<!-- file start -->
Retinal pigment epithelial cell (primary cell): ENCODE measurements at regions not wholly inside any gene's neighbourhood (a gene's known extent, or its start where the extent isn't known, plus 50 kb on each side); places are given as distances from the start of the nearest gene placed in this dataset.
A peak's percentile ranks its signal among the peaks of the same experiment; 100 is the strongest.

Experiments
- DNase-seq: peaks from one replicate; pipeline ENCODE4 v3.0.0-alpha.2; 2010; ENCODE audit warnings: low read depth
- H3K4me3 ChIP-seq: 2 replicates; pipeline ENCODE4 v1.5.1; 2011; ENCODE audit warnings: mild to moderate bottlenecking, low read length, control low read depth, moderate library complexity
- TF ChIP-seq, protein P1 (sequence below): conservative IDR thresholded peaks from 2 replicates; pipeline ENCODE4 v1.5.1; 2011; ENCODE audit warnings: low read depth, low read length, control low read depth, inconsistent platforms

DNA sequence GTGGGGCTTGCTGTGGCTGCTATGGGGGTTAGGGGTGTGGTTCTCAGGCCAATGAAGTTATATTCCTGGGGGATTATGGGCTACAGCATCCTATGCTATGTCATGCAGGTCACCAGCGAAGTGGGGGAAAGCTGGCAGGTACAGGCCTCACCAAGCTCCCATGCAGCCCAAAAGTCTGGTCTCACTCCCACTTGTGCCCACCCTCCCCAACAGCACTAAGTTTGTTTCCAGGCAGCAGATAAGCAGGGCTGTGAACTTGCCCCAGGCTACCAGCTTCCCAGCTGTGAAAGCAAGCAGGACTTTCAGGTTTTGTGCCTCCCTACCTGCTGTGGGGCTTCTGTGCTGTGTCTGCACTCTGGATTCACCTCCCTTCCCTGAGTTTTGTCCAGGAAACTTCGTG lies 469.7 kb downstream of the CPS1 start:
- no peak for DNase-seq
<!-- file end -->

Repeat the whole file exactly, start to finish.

Retinal pigment epithelial cell (primary cell): ENCODE measurements at regions not wholly inside any gene's neighbourhood (a gene's known extent, or its start where the extent isn't known, plus 50 kb on each side); places are given as distances from the start of the nearest gene placed in this dataset.
A peak's percentile ranks its signal among the peaks of the same experiment; 100 is the strongest.

Experiments
- DNase-seq: peaks from one replicate; pipeline ENCODE4 v3.0.0-alpha.2; 2010; ENCODE audit warnings: low read depth
- H3K4me3 ChIP-seq: 2 replicates; pipeline ENCODE4 v1.5.1; 2011; ENCODE audit warnings: mild to moderate bottlenecking, low read length, control low read depth, moderate library complexity
- TF ChIP-seq, protein P1 (sequence below): conservative IDR thresholded peaks from 2 replicates; pipeline ENCODE4 v1.5.1; 2011; ENCODE audit warnings: low read depth, low read length, control low read depth, inconsistent platforms

DNA sequence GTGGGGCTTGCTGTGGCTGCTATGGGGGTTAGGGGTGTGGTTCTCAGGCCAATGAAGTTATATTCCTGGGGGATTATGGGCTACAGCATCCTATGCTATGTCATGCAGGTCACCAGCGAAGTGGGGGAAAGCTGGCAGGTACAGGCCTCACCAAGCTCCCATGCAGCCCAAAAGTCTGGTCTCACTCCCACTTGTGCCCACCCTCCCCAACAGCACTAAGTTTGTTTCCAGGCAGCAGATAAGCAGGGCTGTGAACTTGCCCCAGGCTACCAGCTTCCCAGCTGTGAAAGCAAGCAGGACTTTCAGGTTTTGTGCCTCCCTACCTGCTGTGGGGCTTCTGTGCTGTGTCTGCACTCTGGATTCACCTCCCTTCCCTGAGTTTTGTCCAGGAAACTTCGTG lies 469.7 kb downstream of the CPS1 start:
- no peak for DNase-seq